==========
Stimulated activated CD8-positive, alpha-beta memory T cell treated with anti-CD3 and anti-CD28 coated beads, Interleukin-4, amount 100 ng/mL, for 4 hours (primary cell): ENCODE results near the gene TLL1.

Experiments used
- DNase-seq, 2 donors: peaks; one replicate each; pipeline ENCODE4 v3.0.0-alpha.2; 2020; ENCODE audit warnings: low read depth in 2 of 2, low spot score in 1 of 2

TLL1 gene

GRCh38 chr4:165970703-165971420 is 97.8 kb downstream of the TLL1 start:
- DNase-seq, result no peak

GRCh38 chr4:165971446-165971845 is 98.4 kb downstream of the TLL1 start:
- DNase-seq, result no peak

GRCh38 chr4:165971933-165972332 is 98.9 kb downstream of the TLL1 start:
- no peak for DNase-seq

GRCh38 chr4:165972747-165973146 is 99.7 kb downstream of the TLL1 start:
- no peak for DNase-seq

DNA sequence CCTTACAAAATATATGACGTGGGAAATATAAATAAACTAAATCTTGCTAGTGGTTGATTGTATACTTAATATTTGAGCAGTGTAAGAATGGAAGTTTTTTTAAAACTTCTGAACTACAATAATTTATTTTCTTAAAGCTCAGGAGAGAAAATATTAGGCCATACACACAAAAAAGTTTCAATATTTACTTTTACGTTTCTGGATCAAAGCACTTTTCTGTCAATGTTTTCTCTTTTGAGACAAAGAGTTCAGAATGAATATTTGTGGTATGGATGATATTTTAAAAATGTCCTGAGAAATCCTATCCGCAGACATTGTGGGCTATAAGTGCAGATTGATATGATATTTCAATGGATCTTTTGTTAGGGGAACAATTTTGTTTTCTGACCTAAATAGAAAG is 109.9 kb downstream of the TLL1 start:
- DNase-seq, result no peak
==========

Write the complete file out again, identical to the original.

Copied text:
Stimulated activated CD8-positive, alpha-beta memory T cell treated with anti-CD3 and anti-CD28 coated beads, Interleukin-4, amount 100 ng/mL, for 4 hours (primary cell): ENCODE results near the gene TLL1.

Experiments used
- DNase-seq, 2 donors: peaks; one replicate each; pipeline ENCODE4 v3.0.0-alpha.2; 2020; ENCODE audit warnings: low read depth in 2 of 2, low spot score in 1 of 2

TLL1 gene

GRCh38 chr4:165970703-165971420 is 97.8 kb downstream of the TLL1 start:
- DNase-seq, result no peak

GRCh38 chr4:165971446-165971845 is 98.4 kb downstream of the TLL1 start:
- DNase-seq, result no peak

GRCh38 chr4:165971933-165972332 is 98.9 kb downstream of the TLL1 start:
- no peak for DNase-seq

GRCh38 chr4:165972747-165973146 is 99.7 kb downstream of the TLL1 start:
- no peak for DNase-seq

DNA sequence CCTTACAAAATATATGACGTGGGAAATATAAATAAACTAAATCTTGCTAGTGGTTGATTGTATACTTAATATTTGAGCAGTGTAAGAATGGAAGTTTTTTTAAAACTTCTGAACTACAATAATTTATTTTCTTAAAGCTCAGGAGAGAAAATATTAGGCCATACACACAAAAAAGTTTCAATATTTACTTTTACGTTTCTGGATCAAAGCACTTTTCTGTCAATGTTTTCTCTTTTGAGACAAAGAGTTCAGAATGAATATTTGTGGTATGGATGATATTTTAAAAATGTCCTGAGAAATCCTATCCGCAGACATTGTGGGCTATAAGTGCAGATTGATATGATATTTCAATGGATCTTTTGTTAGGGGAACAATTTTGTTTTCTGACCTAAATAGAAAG is 109.9 kb downstream of the TLL1 start:
- DNase-seq, result no peak